Here in Australia, social and mainstream media is abuzz about a nationwide movement to recognise Aboriginal and Torres Strait Islander peoples and end racial discrimination in Australia’s Constitution (www.recognise.org.au). To better understand the complex history surrounding the issue, I attended a community forum entitled ‘Who’s afraid of the Constitution?’The event offered a lively debate on recognition, an issue I had assumed to be widely supported by Aboriginal and Torres Islander Straight peoples. In the discussion, I heard a strong counter-argument that the movement for Constitutional recognition served as a distraction from the more politically contentious, but potentially more meaningful, actions around treaty and sovereignty. Here, activists stressed the value of giving voice to this full spectrum of political options. Yet they also acknowledged that the Indigenous rights movement currently lacks a representative vision and the resources to sufficiently offer political alternatives. Some panelists argued that this allows the government-funded Recognise movement to present Indigenous voice as unified through a particular agenda.
In response to the debate, I contemplated how participatory video (PV) could be used to advance Indigenous rights; especially in relation to my PhD researchinto PV, raising citizen voice, and using story to meaningfully influence and transform policy. Participatory video is often considered a communication for development process that utilises filmmaking as a means to cultivate and strengthen the knowledge, confidence and social agency of people who are marginalised. Participatory video processes can support people least heard in society to represent themselves privately and publically towards social and political change. Such aspirations are quite common among practitioners who design, implement and facilitate participatory video projects. However, my research has revealed that PV practitioners actually conceptualise the aspiration of ‘raising citizen voice’ differently. To illustrate, I offer three possibilities for how participatory video could be used to advance Indigenous rights through different pathways for voice identified in my research.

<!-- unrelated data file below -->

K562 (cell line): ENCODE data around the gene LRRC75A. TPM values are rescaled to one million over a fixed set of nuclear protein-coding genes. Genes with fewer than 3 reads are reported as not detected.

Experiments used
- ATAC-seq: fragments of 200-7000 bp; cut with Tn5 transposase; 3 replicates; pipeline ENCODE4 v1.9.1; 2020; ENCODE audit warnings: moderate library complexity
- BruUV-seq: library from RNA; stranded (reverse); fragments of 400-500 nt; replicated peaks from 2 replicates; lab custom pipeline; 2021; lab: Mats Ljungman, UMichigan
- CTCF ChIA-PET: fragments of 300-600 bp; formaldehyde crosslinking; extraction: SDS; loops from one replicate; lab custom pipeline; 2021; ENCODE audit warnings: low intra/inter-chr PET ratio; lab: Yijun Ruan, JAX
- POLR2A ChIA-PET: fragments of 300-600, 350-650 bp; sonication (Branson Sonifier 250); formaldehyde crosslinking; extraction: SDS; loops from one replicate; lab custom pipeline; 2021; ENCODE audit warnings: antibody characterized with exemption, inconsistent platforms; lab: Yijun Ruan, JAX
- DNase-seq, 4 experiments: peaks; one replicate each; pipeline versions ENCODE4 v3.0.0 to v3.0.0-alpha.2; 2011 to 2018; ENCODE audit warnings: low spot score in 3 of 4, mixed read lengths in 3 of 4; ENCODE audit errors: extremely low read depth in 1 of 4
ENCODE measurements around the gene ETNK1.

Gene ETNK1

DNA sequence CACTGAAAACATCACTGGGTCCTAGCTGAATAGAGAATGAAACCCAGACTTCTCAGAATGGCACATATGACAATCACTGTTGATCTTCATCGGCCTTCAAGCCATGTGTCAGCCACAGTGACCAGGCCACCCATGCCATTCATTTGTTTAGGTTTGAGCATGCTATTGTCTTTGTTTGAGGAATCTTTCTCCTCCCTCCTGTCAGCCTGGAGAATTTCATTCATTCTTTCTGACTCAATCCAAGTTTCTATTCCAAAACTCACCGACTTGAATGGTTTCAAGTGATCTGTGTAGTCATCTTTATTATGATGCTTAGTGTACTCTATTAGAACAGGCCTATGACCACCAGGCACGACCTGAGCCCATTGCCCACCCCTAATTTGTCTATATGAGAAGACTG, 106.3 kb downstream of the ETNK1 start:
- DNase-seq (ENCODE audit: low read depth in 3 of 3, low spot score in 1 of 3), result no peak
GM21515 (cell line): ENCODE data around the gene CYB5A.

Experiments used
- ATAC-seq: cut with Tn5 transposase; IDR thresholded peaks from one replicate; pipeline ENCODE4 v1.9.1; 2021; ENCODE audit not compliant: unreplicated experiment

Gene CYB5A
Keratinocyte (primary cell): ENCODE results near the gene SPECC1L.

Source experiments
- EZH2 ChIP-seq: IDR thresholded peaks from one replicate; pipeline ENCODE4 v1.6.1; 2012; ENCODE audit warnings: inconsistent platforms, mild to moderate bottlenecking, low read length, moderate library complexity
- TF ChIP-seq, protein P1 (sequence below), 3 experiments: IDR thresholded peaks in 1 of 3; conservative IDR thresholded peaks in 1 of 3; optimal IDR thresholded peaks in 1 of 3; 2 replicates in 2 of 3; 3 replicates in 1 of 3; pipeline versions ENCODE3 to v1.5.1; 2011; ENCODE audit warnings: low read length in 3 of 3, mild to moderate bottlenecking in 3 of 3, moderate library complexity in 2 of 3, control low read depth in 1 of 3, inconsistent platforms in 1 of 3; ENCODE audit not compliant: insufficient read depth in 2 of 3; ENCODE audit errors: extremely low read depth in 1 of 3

Amplified voice prioritises the right to speak by promoting participatory video activities that open platforms for marginalised citizens to generate and share their concerns. Here, locally trained Indigenous community members could collect multiple opinions from diverse communities to feed into the discussion. Through this process, a greater number of voices could be represented in the Constitutional debate. Of concern, however, is how to ensure those voices have influence. For example, if multitudes of opinions are captured on video, the collected voices will require editing to distil them into final films representative of the whole, a process that is rarely neutral. The representative voice that emerges, in other words, can be swayed by who is selected to give voice to the issue, who is gathering the voice and their position of power in the community, and who edits and presents the opinions. There is also a concern as to whether decision-makers will be motivated to listen and respond to the diversity of Indigenous concerns—especially those voices challenge powerful government interests.